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Entries in category: Computing

Defrag conference 2009 logoThe past year I've been speaking at several both large and small conferences in Norway, but this month I also went abroad to speak at the Defrag social technology conference in Denver, Colorado. This conference is one of the most interesting I have attended, so to share my experience I've written this piece about the experiences and insights that I got out of Defrag.

Now if you'd like to start off by getting an impression of what went on during the conference before I get into my analysis, then go have a look at the Defrag 2009 liveblog that Graeme Thickins did throughout the event. Another good starting point is to look at the twitter-talk that took place with the #defrag and #defragcon hash-tags, which is all documented at Defrag's EventVue page. Finally there is a guerilla video stream covering most of the conference that were being created and put online by ReussDesign. My talk on open data was also filmed by Reuss and can be found about 12 minutes into the recording titled "Defrag Conference Clip 4".

Twitter logoSince I started using Twitter last year I've been especially annoyed with one thing, and that is the arbitrary length limit on the real name field in settings. The field is limited to 20 characters, but my full name unfortunately is 21 characters including spaces. This means that I've had to either truncate part of my name or remove the spacing between my first and last names, neither of which are good solutions when considering one of the main reason for having the real name field at all, namely search engine findability.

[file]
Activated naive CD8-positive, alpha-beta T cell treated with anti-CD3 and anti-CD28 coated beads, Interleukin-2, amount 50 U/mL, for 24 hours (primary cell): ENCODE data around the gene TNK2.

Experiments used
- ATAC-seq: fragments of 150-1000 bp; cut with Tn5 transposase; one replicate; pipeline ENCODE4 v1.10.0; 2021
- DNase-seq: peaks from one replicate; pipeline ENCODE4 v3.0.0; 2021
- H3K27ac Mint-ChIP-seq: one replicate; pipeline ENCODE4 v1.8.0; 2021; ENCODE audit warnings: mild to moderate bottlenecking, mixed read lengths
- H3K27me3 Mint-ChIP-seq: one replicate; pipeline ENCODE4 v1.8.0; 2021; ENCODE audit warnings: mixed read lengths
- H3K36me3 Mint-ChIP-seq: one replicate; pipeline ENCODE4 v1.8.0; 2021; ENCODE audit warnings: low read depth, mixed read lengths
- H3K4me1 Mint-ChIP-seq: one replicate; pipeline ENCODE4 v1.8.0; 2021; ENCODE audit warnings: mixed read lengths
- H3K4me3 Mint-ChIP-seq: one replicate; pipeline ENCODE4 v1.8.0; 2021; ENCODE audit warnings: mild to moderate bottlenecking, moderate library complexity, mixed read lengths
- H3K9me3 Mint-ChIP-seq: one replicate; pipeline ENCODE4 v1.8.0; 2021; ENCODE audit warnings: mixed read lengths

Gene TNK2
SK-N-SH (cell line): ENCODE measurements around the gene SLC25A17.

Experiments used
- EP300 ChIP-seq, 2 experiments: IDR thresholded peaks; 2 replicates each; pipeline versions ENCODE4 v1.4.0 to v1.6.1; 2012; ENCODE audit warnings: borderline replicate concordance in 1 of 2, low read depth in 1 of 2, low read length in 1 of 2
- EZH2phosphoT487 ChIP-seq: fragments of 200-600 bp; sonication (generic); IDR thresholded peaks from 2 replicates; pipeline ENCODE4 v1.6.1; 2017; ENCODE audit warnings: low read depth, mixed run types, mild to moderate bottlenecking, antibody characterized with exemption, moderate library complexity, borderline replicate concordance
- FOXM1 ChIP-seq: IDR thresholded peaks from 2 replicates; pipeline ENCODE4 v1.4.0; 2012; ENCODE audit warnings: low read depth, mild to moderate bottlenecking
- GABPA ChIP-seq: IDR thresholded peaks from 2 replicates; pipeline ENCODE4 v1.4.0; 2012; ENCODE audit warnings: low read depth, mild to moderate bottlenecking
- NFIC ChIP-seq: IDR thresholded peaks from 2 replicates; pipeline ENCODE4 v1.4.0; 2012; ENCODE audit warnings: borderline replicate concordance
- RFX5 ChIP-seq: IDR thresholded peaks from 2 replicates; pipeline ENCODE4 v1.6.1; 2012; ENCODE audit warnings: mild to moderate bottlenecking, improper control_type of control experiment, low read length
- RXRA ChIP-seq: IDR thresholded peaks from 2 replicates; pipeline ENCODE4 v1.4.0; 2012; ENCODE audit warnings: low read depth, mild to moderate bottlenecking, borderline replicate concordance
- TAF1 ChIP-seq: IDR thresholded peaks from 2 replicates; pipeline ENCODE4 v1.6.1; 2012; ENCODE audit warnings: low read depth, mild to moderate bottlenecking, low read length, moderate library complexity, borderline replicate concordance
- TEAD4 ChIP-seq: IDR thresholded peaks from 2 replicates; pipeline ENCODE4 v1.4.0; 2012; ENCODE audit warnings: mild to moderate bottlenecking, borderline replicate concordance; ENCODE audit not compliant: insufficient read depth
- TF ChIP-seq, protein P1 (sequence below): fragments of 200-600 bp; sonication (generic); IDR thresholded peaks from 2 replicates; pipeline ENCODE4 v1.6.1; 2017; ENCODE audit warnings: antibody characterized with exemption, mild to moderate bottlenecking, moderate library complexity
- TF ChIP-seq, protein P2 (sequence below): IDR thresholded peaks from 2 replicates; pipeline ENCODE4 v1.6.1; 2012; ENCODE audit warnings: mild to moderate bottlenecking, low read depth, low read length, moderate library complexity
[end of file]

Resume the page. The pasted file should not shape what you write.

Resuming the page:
As can be seen from the forums at Get Satisfaction, I'm far from the only one having a problem with this, but despite this there isn't any satisfaction to get as Twitter themselves are dead silent on the issue. Luckily I have now discovered a work-around for this limit, published here for the benefit of all those with a "long" name of more than 20 characters!

My GravatarWhen launching this blog I started out using Disqus for the comments functionality as it seemed a good choice that would be more interactive than regular comments. However I soon discovered its many downsides, including a lack of search-indexing and the instabilities caused by having the comments section generated in Javascript, which currently is the only option when using their Movable Type plugin. There is a v2.0 plugin for Wordpress that avoids these downsides, but there has not been any word from Disqus on whether a v2.0 plugin for MT is forthcoming. Due to this I have now returned to the regular MT comment-system.

However I still wanted users to get neat avatars next to their comments, and the easiest way I found to do this was to add support for the Gravatar user-pic service and Favicons to my comment-listings. Adding them was very straightforward as there are ready made Movable Type plugins for both, except of course that neither of the Gravatar-plugins worked. *Sigh*
After some research it turned out that the Gravatar-supplied plugin is outdated and also only supports Movable Type versions pre-3.0, and the MT supplied plugin only supports MT 4.0 or later. Combine this gap in supported versions with Murphy's Law, and it is just obvious that I still had to be using MT 3.3. I did upgrade to MT 4.x once, but it caused so many problems for me so didn't keep it for long, and attempting that upgrade again was not an option right now as I just don't have the time to get it working properly.